• Organ meats, like liver
  • Red meat
  • Dried peas and beans
  • Alcohol, particularly beer

At the same time, you can decrease your uric acid levels through foods high in quercetin,  such as apples, cherries, kale, berries, black tea and grapes. The same goes for foods high in vitamin C including many fruits and veggies.

And while you’re at it? Dr. Perlmutter recommends in his book, Grain Brain, to skip or at least limit foods that contain gluten: the protein in wheat, barley and rye. These grains may increase systemic inflammation and heighten your chance of cognitive decline.

Assess your hormones

If you’re female and have entered perimenopause or gone through menopause, consider getting your hormones evaluated: A growing body of research reveals that low levels of estrogen may up your vulnerability to dementia, while the use of estradiol—a form of hormone therapy—may decrease the deterioration of critical parts of the brain in those who are at a high risk for dementia.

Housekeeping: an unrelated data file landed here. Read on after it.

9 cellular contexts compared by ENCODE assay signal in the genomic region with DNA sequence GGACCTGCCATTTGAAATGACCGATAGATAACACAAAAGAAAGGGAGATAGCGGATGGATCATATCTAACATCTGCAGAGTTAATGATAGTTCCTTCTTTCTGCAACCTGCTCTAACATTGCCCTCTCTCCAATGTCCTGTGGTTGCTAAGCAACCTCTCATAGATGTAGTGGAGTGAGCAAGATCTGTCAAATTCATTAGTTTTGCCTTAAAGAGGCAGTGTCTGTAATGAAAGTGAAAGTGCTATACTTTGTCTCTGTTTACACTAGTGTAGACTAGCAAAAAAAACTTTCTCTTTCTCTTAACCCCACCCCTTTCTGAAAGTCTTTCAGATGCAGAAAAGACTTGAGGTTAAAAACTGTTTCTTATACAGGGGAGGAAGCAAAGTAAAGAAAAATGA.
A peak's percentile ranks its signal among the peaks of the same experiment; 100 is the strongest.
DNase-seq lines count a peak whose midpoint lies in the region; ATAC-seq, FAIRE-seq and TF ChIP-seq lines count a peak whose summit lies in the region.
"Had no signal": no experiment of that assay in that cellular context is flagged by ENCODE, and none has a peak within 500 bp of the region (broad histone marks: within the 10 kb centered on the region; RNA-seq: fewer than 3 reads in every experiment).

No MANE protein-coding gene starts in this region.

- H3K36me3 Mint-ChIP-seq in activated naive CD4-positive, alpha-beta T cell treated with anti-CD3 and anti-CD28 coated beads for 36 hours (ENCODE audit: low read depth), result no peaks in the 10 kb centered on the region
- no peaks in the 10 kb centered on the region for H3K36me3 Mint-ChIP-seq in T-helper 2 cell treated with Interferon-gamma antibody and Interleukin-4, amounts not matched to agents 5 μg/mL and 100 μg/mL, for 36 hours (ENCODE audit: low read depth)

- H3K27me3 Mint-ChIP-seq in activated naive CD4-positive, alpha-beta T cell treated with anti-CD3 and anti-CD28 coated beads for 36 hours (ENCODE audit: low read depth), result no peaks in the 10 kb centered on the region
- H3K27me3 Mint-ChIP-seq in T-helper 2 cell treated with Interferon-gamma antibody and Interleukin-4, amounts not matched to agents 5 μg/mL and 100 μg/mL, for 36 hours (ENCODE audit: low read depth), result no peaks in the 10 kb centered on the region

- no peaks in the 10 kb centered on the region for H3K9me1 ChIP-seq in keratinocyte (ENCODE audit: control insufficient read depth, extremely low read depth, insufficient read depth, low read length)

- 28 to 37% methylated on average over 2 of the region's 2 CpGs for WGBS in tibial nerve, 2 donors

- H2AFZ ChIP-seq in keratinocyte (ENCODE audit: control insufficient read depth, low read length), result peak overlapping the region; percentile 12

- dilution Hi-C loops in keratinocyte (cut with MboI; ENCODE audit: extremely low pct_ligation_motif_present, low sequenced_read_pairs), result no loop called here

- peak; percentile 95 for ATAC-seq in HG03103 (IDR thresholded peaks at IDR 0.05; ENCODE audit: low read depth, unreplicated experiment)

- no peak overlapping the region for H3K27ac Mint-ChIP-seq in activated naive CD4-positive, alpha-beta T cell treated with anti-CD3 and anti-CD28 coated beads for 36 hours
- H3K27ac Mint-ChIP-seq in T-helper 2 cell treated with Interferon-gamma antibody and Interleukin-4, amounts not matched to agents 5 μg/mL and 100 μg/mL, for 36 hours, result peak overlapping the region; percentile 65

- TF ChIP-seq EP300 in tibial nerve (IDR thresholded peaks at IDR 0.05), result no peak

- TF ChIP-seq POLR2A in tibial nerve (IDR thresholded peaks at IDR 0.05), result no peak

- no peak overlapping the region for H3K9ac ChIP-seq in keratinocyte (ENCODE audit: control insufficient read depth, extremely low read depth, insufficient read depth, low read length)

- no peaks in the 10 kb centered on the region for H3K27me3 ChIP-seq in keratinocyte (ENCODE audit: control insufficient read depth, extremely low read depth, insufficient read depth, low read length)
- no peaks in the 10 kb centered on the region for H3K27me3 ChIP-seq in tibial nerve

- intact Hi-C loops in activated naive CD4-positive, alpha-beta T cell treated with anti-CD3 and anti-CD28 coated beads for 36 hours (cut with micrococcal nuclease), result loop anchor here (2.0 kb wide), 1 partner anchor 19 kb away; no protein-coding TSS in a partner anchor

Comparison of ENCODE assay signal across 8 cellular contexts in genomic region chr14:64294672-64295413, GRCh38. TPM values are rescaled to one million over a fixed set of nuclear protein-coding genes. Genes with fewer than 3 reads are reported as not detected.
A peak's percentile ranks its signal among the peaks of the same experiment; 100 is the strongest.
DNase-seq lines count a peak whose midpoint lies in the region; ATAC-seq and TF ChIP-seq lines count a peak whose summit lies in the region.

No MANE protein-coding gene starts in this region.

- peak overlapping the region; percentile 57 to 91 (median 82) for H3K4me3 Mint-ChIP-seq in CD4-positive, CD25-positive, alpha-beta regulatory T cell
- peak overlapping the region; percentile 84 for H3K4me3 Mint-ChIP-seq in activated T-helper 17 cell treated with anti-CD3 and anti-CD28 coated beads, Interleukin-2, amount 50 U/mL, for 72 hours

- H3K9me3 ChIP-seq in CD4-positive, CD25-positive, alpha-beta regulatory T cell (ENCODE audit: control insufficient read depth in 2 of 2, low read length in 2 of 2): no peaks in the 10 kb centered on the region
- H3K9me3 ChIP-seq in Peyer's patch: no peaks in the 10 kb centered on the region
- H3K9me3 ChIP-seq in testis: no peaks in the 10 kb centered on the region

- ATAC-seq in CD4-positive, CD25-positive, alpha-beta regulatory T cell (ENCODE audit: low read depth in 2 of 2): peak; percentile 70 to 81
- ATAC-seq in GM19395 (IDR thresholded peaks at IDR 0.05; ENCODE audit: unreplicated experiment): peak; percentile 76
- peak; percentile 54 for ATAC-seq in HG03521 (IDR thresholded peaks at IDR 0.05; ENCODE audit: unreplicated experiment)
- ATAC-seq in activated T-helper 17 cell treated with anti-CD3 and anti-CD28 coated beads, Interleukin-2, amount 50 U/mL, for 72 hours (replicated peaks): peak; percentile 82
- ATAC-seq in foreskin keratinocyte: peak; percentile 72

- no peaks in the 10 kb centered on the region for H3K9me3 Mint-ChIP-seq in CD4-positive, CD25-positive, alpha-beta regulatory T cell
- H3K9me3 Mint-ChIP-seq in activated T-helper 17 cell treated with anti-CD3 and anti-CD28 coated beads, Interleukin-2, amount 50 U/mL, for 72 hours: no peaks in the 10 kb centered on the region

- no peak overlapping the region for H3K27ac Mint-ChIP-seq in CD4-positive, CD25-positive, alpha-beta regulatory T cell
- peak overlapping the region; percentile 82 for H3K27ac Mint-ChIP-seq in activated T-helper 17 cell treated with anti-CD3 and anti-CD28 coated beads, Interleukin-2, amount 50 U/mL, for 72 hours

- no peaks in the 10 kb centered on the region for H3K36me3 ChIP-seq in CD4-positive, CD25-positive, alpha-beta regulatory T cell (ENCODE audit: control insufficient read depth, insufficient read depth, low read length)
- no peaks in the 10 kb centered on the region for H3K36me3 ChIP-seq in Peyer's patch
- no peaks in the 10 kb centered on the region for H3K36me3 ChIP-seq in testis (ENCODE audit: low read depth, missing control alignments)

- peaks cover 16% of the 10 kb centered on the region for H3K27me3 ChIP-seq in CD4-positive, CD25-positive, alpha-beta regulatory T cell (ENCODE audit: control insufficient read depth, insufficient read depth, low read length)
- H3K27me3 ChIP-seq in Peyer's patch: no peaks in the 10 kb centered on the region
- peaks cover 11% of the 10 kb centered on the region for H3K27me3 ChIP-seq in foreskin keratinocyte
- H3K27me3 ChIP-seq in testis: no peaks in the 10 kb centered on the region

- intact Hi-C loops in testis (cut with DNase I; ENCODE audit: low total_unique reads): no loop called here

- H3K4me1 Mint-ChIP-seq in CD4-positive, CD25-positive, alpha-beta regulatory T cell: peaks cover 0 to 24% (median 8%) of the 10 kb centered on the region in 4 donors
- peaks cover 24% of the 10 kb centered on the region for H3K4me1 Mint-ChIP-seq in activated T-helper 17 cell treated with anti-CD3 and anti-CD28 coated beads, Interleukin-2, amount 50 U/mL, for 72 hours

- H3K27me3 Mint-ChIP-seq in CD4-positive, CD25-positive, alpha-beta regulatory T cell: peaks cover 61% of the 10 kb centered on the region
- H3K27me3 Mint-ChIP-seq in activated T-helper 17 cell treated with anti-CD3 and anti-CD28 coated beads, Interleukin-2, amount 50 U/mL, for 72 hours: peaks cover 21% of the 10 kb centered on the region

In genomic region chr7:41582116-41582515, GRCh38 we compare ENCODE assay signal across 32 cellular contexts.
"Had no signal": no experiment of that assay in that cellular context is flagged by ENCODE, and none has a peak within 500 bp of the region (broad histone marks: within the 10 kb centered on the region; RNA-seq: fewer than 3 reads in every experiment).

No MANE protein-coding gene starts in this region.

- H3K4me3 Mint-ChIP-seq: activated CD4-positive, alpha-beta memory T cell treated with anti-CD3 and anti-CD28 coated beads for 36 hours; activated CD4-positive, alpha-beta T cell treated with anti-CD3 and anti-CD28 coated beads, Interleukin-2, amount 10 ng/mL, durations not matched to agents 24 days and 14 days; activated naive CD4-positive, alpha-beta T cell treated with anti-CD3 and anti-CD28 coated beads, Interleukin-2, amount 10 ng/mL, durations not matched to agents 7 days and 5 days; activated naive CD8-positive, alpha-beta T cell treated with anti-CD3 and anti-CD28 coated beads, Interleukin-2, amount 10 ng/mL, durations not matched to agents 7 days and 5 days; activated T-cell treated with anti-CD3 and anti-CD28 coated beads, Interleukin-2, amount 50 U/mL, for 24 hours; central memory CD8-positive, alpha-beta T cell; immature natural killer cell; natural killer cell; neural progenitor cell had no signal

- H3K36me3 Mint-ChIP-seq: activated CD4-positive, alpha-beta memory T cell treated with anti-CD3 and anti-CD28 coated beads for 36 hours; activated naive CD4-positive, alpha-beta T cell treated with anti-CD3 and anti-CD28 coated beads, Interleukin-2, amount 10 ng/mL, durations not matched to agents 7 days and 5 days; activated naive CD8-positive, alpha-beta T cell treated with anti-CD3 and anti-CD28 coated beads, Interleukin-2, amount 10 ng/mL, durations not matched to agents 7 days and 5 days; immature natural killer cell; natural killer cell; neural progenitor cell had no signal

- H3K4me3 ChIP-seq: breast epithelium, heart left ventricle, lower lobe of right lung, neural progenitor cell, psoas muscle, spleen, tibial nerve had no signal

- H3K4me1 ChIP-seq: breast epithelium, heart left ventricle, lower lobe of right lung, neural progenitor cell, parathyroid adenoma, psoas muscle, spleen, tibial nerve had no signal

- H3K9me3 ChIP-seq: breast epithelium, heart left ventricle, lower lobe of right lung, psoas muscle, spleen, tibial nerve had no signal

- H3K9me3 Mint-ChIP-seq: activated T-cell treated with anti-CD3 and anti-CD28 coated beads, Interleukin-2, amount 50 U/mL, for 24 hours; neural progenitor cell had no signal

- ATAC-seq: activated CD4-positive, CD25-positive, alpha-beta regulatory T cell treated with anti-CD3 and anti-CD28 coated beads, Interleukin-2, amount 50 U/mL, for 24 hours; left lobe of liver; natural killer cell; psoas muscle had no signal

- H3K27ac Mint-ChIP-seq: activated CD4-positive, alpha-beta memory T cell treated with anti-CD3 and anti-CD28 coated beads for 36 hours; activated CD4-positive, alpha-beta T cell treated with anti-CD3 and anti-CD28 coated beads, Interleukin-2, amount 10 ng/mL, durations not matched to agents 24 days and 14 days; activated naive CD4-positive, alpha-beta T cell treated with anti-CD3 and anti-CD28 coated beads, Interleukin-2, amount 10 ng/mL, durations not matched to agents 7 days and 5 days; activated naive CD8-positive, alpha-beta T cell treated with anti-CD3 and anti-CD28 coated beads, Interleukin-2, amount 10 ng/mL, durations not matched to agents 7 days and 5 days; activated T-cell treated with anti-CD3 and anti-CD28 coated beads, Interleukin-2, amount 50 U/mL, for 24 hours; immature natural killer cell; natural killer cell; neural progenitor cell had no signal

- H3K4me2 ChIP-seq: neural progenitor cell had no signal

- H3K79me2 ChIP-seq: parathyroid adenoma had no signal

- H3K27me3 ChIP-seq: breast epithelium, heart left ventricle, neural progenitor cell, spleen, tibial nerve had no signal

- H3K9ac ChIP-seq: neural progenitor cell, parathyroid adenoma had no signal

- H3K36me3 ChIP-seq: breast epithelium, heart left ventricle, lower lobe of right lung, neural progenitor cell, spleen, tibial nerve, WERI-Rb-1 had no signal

Embrace sauna therapy

Dr. Peter Attia mentions in his book, Outlive, the connection between the use of sauna therapy and a reduced risk of dementia. Data confirms this, with some research suggesting that using a sauna four to seven times per week may decrease your susceptibility to neurological disorders like Alzheimer’s by a stunning 65%.

A good rule of thumb? Select a temperature between 175 and 195 degrees Fahrenheit, with 10 to 20% humidity, and sweat it out for 30 minutes at a time. Be sure to jump into a cold plunge or shower for even greater health benefits for your whole body. A word of caution, though: Ensure you receive your healthcare professional’s approval before waltzing into a sauna, or adopting any of the suggestions listed here.

Is it forgetfulness — or dementia?

You know your mind best. If you find that you’re getting more and more absentminded and aren’t under a tremendous amount of stress (or don’t have an underlying medical condition separate from dementia), you may want to seek help from your physician. They have the knowledge, tests and tools to help you keep the toolbox in your brain clean and sharp—so that you can go on living your best, most coherent and beautiful life.

These statements have not been approved by the Food and Drug Administration. These products are not intended to diagnose, treat, cure or prevent disease.